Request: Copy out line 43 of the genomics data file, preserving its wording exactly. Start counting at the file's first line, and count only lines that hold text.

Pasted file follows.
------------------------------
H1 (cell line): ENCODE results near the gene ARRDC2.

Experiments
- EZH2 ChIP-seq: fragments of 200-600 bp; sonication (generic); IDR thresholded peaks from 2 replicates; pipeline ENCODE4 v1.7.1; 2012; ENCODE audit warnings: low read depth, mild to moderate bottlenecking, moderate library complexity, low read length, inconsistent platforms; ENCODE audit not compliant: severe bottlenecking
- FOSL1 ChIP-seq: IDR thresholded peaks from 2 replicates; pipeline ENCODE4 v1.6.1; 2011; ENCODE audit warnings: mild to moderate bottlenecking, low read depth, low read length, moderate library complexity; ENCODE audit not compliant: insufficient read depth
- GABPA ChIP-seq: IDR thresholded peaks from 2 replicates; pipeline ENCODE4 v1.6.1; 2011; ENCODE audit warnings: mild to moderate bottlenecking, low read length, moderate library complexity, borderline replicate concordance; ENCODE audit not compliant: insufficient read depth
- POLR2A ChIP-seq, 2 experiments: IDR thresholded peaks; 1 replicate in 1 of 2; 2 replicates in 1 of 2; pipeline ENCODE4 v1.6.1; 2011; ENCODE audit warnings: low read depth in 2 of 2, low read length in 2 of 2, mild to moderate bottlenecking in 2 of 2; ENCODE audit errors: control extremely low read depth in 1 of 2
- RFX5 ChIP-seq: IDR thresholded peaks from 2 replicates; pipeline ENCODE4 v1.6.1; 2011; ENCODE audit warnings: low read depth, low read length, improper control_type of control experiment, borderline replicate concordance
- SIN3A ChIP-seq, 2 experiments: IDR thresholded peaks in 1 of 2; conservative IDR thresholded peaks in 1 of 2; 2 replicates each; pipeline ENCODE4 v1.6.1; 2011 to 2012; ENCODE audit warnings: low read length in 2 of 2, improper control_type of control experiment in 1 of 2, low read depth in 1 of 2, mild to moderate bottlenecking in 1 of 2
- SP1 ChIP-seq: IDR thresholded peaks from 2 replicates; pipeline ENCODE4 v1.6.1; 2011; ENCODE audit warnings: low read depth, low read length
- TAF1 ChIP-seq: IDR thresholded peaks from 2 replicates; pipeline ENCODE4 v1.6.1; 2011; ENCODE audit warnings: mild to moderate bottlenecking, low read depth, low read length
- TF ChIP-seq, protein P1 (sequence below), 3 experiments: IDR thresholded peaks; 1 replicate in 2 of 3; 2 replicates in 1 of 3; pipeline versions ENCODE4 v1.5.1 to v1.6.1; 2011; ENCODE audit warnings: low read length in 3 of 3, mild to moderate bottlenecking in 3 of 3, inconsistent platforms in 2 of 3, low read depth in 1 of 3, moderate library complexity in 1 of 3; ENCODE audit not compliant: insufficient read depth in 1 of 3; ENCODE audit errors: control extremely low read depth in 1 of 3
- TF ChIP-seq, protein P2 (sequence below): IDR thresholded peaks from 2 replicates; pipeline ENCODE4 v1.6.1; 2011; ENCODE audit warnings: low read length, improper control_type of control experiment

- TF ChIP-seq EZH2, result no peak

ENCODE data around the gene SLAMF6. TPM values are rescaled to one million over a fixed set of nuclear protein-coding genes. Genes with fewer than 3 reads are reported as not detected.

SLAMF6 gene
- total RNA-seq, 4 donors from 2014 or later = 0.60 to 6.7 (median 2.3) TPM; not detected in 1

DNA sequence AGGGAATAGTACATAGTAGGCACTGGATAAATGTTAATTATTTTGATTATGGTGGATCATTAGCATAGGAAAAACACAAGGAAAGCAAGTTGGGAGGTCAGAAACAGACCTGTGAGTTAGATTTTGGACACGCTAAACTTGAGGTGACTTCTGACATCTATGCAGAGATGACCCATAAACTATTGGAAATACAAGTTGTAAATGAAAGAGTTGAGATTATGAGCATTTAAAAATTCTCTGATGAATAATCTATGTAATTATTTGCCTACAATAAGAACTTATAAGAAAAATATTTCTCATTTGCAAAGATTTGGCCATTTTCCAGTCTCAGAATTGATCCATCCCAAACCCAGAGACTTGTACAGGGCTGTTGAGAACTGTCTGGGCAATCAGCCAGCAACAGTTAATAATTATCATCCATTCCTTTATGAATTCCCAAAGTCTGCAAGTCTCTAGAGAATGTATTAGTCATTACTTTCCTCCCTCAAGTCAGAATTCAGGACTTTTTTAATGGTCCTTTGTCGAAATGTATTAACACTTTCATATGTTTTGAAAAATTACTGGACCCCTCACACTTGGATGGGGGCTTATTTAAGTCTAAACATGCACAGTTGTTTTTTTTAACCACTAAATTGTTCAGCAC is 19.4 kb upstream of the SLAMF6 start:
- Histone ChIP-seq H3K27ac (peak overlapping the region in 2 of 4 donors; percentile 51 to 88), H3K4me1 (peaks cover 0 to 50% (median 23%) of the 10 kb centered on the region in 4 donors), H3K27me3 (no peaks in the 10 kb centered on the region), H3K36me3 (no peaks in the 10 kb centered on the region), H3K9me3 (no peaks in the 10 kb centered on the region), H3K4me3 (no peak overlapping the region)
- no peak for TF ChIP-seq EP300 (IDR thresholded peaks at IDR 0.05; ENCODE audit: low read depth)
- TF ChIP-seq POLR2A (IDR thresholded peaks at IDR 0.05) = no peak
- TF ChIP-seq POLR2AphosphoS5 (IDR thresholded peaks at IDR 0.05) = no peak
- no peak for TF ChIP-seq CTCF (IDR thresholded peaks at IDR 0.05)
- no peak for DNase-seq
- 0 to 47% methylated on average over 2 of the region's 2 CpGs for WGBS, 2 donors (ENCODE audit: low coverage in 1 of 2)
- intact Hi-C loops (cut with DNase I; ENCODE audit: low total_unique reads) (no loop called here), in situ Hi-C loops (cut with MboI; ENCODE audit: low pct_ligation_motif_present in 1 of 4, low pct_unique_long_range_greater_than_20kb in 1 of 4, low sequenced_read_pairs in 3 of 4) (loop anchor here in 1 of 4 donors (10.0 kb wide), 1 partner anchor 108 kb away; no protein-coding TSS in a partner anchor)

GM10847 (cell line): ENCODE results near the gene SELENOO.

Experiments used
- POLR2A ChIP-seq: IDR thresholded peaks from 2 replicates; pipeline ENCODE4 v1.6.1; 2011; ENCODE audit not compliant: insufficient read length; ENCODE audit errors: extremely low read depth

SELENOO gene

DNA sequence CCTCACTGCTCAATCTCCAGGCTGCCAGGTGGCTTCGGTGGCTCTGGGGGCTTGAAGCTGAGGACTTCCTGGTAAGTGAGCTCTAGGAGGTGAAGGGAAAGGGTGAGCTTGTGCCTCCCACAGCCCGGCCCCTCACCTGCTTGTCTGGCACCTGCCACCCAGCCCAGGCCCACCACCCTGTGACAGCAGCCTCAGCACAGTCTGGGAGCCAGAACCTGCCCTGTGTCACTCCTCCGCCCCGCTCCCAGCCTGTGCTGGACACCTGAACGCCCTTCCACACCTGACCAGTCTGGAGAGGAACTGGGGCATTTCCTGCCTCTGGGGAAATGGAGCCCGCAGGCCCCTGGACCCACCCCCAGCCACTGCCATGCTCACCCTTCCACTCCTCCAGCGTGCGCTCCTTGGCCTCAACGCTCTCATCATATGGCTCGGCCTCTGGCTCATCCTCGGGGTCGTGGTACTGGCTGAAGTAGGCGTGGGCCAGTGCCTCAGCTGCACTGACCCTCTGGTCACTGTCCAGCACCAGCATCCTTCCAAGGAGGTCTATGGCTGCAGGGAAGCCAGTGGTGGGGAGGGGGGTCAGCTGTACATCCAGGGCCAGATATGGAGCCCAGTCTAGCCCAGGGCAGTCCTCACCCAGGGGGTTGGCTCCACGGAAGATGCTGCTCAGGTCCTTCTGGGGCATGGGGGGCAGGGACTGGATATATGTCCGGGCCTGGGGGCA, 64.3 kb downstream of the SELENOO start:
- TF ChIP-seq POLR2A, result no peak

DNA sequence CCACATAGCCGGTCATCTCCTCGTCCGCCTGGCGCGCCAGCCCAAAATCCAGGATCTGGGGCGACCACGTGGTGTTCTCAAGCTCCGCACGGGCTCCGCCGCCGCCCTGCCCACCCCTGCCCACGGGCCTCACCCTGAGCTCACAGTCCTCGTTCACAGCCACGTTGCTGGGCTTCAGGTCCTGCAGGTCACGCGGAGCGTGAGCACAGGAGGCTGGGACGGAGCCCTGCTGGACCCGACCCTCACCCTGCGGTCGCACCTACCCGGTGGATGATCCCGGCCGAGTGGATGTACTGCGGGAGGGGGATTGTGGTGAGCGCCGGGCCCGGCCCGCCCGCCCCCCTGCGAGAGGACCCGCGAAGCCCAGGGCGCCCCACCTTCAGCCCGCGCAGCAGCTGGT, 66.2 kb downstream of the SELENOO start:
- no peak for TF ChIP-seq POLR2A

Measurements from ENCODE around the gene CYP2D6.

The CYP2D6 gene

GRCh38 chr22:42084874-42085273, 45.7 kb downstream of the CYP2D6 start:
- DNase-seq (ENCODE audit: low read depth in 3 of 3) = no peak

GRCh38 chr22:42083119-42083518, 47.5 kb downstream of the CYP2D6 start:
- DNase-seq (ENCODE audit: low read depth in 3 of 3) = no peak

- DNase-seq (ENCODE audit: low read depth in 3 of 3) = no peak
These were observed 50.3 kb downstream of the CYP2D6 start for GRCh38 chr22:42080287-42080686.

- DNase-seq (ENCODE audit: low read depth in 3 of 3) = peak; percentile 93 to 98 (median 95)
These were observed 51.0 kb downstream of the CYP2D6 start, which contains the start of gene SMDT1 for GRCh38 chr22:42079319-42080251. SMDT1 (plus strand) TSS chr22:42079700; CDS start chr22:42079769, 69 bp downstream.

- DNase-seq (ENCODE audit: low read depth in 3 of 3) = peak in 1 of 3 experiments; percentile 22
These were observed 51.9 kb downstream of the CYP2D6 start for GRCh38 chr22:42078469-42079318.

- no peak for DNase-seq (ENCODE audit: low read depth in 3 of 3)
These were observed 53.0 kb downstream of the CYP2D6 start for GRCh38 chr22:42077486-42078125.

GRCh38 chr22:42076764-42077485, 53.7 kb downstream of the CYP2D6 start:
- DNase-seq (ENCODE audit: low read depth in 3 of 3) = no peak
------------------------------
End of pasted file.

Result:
These were observed 51.0 kb downstream of the CYP2D6 start, which contains the start of gene SMDT1 for GRCh38 chr22:42079319-42080251. SMDT1 (plus strand) TSS chr22:42079700; CDS start chr22:42079769, 69 bp downstream.